It's Probably Too Late to Avoid Famine in Somalia

'We are facing the death of children on a scale not seen in half a century,' says UNICEF
By Mike L. Ford,  Newser Staff
Posted Oct 18, 2022 5:30 PM CDT
It's Probably Too Late to Avoid Famine in Somalia
Hamdi Yusuf, a malnourished child, is held by her mother in Dollow, Somalia on Wednesday, Sept. 21, 2022. She was little more than bones and skin when her mother found her unconscious, two months after arriving in the camps and living on scraps of food offered by neighbors.   (AP Photo/Jerome Delay)

The last time famine was declared in Somalia, 260,000 people died—half of them children—and “the world vowed never to let it happen again,” according to CBS News. That was in 2011, but it is happening again, and this time it could be much worse, according to aid workers. Drought is at the root of the crisis: five consecutive failed rainy seasons have wiped out crops and livestock, displaced hundreds of thousands of people, and left roughly half country's the population at risk of starvation. Currently, aid groups are working to compile data necessary to declare a formal famine. As CBS notes, doing so carries no legal weight, but it may "galvanize the international community to help more urgently."

But aid workers say it may be too late. Outbreaks of measles and cholera are compounding the challenges at refugee camps, where wells are running dry and water must be trucked in. Furthermore, the Islamist militant group Al-Shabab still holds sway and blocks humanitarian aid in many areas. In a conference call, UNICEF spokesman James Elder essentially pleaded with reporters to get the word out, per Al Jazeera. "Things are bad, and every sign indicates that they are going to get worse," Elder said. "Without greater action and investment, we are facing the death of children on a scale not seen in half a century."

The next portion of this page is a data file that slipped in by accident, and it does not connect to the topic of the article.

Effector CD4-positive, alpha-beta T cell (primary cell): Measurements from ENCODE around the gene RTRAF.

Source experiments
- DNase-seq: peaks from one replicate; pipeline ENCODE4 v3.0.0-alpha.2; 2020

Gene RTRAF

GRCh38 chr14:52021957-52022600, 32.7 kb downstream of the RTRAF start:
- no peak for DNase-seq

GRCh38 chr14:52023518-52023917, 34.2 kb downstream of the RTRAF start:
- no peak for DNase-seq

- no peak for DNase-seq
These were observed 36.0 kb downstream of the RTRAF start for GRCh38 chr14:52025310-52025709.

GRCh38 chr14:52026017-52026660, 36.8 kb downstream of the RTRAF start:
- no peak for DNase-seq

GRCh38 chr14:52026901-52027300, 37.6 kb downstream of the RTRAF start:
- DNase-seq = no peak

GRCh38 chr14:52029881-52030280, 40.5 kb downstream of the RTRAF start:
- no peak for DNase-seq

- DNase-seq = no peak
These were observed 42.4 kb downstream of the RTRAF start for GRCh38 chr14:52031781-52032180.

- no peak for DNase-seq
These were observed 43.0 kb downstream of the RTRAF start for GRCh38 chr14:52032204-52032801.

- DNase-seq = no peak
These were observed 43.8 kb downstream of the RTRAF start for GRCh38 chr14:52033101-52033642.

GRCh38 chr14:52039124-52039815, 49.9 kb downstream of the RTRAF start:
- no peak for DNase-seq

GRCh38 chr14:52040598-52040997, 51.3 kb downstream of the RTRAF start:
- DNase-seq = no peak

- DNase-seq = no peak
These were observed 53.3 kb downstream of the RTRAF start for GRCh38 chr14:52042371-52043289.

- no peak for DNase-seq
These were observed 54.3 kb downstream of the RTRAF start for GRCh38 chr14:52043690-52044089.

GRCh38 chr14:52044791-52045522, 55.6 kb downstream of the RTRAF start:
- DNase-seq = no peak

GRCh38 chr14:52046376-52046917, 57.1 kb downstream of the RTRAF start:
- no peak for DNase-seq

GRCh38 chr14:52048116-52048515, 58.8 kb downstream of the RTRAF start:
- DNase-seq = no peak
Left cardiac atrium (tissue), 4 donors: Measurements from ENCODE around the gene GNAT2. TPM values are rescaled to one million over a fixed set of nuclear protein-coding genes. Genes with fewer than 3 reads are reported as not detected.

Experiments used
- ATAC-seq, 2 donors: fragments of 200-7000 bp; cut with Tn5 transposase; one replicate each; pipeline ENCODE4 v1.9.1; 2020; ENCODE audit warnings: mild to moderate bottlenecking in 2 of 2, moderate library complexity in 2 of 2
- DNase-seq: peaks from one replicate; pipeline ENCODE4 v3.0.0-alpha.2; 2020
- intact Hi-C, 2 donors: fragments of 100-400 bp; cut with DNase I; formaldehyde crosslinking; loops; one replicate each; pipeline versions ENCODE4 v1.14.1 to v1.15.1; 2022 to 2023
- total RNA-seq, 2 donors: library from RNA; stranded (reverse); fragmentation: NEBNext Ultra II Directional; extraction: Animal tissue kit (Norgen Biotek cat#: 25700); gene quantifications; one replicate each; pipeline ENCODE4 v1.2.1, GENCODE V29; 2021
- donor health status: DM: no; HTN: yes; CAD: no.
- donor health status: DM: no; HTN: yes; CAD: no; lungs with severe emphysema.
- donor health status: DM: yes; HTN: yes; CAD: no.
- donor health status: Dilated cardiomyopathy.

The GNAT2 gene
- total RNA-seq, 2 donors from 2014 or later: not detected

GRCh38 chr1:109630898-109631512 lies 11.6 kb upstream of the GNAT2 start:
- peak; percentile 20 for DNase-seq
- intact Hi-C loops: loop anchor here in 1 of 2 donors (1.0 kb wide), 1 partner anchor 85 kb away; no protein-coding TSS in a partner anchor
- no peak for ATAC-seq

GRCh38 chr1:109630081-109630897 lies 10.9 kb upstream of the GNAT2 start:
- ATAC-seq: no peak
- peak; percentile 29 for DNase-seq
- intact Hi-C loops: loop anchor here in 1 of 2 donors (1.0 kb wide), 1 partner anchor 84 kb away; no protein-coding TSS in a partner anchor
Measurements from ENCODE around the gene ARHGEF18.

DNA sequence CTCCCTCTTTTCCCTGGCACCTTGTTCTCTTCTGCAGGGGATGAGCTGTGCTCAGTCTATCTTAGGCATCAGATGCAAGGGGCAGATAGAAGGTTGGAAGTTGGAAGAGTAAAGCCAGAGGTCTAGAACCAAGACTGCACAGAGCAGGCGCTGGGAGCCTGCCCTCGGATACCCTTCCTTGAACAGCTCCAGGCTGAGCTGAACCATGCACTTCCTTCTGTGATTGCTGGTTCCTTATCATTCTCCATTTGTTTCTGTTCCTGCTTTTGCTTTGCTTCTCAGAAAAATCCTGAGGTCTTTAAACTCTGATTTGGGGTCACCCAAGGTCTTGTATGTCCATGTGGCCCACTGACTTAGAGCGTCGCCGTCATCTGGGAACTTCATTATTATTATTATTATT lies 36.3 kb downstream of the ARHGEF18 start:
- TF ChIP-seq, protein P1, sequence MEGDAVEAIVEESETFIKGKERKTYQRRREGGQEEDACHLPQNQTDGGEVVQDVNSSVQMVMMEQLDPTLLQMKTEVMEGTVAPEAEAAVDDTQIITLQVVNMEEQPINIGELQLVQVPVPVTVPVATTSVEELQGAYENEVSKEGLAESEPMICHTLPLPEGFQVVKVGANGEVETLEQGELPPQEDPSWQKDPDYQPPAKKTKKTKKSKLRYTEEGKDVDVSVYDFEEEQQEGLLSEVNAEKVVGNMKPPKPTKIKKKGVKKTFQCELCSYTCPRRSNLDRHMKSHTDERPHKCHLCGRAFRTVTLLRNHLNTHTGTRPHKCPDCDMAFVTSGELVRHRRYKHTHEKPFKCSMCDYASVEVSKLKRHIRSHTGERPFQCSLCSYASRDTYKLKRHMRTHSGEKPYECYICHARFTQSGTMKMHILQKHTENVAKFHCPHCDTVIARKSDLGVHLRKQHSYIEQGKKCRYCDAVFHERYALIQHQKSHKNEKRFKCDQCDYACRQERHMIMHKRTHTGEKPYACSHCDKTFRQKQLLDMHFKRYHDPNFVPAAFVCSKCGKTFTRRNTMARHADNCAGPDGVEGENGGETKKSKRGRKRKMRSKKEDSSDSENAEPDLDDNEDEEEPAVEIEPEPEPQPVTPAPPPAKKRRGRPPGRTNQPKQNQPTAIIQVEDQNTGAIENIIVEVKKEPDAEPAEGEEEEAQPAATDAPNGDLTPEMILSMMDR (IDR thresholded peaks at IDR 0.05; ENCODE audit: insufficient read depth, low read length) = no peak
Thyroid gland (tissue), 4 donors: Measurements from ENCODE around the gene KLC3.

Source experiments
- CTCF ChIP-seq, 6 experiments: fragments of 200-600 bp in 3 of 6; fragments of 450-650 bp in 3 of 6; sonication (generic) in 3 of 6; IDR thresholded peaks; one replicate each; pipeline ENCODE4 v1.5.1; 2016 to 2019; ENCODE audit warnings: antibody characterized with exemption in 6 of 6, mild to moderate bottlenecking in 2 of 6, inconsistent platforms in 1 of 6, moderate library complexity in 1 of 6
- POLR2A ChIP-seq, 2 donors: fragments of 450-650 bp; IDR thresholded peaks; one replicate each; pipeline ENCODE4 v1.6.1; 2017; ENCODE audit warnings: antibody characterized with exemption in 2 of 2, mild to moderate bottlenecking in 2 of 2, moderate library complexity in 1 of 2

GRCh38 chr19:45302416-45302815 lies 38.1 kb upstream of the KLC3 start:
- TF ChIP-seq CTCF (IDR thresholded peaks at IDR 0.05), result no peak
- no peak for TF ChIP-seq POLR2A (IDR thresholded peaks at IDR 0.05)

Tens of thousands of families have fled their villages in southern Somalia for makeshift camps like one in the small town of Dollow, on the Ethiopian border, where a BBC reporter witnessed the death of a two-year-old from hunger. The child's family was relatively well off a year or two ago, with 40 head of cattle, but—like so many others—drought has wiped out their only source of wealth. The international community has started sending help, but the UN has so far raised just 72% of the $1.5 billion it says it needs in order to stave off famine. (Read more Somalia stories.)

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